Here are some of the many household uses for white vinegar—from cleaning to stain treatment to relieving insect bites. Vinegar is a “wonder” product. Discover its common and surprising uses!
(Note: In this article, “vinegar” refers to “distilled white vinegar” unless otherwise noted.)
Cleaning with Vinegar
Here are some of the more uncommon uses:
- Coffeepot: Bring a solution of 1 cup of vinegar and 4 tablespoons of baking soda to a boil in teapots and coffeepots to rid them of mineral deposits. To clean drip coffeemakers, fill the reservoir with white vinegar and run it through a brewing cycle. Rinse thoroughly by brewing two cycles with water before using.
- Stovetop: A solution of vinegar and baking soda will easily remove cooking oil from your stovetop.
- Oven: For a clean oven, combine vinegar and baking soda, then scrub.
- Dishwasher: Use as a rinsing agent to get your glasses and plates clean. Once a year, pour a cup of white vinegar into an empty dishwasher, then run it for a short cycle to get rid of the lime and soap build-up.
- Humidifier: Clean the filter on your humidifier by removing it and soaking it in a pan of white vinegar until all the sediment is off.
- Tubs and Showers: Saturate a cloth with vinegar and sprinkle with baking soda, and then use it to clean fiberglass tubs and showers. Rinse well and rub dry for a spotless shine.
- Shower Curtain: Use a sponge dampened with vinegar to clean shower curtains.
- Toilet Bowl: Clean and deodorize your toilet bowl by pouring undiluted white vinegar into it. Let stand for five minutes, then flush. Spray stubborn stains with white vinegar, then scrub vigorously.
- Windows: Clean windows with a cloth dipped in a solution of one part white vinegar and 10 parts warm water.
- Fridge Odors: Rid your refrigerator and freezer of bad odors by cleaning the insides with a solution of equal parts vinegar and water, then wiping dry.
- Clothes Odors: To remove smoke odors on clothes, hang them above a steaming bathtub filled with hot water and a cup of white vinegar.
- Prevent Mildew. Wipe down surfaces with vinegar to clean and to prevent mildew.
When NOT to use vinegar:
- Do not use vinegar on granite or marble countertops.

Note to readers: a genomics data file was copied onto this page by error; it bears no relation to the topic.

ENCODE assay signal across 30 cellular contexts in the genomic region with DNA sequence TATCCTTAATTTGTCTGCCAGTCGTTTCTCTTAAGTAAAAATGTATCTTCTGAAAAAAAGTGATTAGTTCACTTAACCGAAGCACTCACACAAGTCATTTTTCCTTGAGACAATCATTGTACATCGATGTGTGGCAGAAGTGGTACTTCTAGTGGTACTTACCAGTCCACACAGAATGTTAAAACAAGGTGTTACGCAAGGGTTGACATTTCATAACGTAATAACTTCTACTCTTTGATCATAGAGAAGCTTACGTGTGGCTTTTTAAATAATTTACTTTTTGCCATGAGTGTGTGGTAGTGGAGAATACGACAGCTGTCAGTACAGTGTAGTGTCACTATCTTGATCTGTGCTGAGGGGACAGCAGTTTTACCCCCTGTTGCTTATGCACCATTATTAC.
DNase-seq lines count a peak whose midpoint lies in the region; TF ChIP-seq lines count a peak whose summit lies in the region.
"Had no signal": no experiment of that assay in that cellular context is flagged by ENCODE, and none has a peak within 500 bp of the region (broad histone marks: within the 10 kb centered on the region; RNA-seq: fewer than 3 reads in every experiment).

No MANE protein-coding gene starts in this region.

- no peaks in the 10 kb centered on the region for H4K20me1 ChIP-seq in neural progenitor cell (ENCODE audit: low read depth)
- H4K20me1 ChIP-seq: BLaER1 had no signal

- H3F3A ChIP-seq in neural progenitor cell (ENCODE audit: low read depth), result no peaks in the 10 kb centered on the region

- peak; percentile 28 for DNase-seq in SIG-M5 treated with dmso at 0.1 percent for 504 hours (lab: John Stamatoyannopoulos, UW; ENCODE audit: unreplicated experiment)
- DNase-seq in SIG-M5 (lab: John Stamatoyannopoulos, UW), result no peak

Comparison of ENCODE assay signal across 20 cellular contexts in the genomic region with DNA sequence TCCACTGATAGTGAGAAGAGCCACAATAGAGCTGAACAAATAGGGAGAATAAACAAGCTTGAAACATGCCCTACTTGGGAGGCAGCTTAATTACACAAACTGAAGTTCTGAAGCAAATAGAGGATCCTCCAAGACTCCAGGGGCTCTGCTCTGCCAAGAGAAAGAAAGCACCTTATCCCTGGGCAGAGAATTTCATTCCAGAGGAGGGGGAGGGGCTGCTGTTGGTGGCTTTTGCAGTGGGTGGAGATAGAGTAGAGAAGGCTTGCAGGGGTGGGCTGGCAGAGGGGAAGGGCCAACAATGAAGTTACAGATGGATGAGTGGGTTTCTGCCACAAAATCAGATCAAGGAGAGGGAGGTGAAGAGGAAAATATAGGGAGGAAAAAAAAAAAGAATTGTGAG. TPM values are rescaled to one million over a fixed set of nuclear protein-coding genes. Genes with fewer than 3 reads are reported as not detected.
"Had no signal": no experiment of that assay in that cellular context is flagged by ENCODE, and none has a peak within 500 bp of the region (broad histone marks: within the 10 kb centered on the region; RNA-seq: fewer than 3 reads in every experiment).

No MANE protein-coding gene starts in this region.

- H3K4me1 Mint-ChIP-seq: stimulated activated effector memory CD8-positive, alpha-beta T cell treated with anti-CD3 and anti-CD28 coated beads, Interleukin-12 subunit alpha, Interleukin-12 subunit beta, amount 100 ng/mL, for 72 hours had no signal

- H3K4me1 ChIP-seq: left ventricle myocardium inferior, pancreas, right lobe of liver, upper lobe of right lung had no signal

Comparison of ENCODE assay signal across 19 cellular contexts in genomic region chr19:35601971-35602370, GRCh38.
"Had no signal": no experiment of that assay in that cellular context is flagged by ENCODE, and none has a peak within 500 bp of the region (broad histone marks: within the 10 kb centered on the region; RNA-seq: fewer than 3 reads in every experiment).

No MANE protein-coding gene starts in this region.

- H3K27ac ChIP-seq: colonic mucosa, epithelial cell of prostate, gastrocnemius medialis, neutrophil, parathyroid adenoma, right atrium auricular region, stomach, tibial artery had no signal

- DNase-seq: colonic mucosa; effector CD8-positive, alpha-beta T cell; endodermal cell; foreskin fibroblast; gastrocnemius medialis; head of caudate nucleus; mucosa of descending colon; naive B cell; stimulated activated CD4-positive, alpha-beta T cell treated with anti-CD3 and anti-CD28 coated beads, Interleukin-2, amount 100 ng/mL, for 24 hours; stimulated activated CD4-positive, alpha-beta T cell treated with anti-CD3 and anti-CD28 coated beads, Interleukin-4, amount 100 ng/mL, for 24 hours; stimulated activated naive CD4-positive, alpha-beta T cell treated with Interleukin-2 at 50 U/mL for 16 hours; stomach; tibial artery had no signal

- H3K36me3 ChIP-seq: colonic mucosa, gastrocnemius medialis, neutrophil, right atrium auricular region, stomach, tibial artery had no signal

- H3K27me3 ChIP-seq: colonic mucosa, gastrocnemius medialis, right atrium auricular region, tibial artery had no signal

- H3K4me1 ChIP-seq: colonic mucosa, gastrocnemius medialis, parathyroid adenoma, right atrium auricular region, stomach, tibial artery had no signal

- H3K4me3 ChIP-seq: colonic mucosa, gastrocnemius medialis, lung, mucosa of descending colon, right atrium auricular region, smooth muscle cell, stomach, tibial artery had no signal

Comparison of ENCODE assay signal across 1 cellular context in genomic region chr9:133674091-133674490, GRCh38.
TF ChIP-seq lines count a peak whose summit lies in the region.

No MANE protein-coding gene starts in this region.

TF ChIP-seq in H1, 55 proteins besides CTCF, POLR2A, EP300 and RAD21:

- Avoid using vinegar where there is unsealed grout.
- Do not use vinegar on wood surfaces or hardwood floors (or no-wax vinyl floors).
- Never use vinegar on your cell phone or computer screen!
- Remove Bumper Stickers: To remove bumper stickers from car chrome, paint on vinegar and let it soak in. Next, scrape off the stickers. Decals can be removed similarly.
- Wipe down windows with diluted vinegar in winter to keep them frost-free.
Remove Clothing Stains with Vinegar
- Clothes: Vinegar naturally breaks down uric acid and soapy residue, leaving baby clothes and diapers soft and fresh. Add a cup of vinegar to each load during the rinse cycle.
- Chewing Gum: To remove chewing gum, rub it with full-strength vinegar.
- Paint Stains: Soak paint stains in hot vinegar to remove them.
- Shoes: To remove salt and water stains from leather boots and shoes, rub with a solution of 1 tablespoon white vinegar and 1 cup water. Wipe over the stained area only, and then polish.
See our page on how to remove stains for more tips.
Natural Home and Health Remedies
- Insect Bites :Apply full strength vinegar to mosquito or other insect bites to relieve the itching. (Caution: Do not do this if the affected area is raw.)
- Insect Repellant: Rub apple cider vinegar on your skin to repel insects.
- Sprains: Place a vinegar-soaked brown bag on sprains to ease pain and aid recovery.
- Shiny Hair: For brunettes, rinsing hair with vinegar after a shampoo makes hair shinier. Use one-tablespoon vinegar to one-cup warm water.
- Loosen Jar Lids: Hold the jar upside down and pour warm vinegar around the neck at the joint between the glass and the top.
- Garden Weeds: Spray directly on plants that you want to kill, especially weeds in cracks in your driveway! Spray on a dry, sunny day.
- Dogs: Clean inside of dog’s ears with clean washcloth or rag dipped in a white vinegar solution (4 tablespoons water: 1 tablespoon vinegar)
Explore another page about vinegar and its impressive versatility. We could keep on listing vinegar uses for pages! If you know of one we missed, tell us about it in the comments below!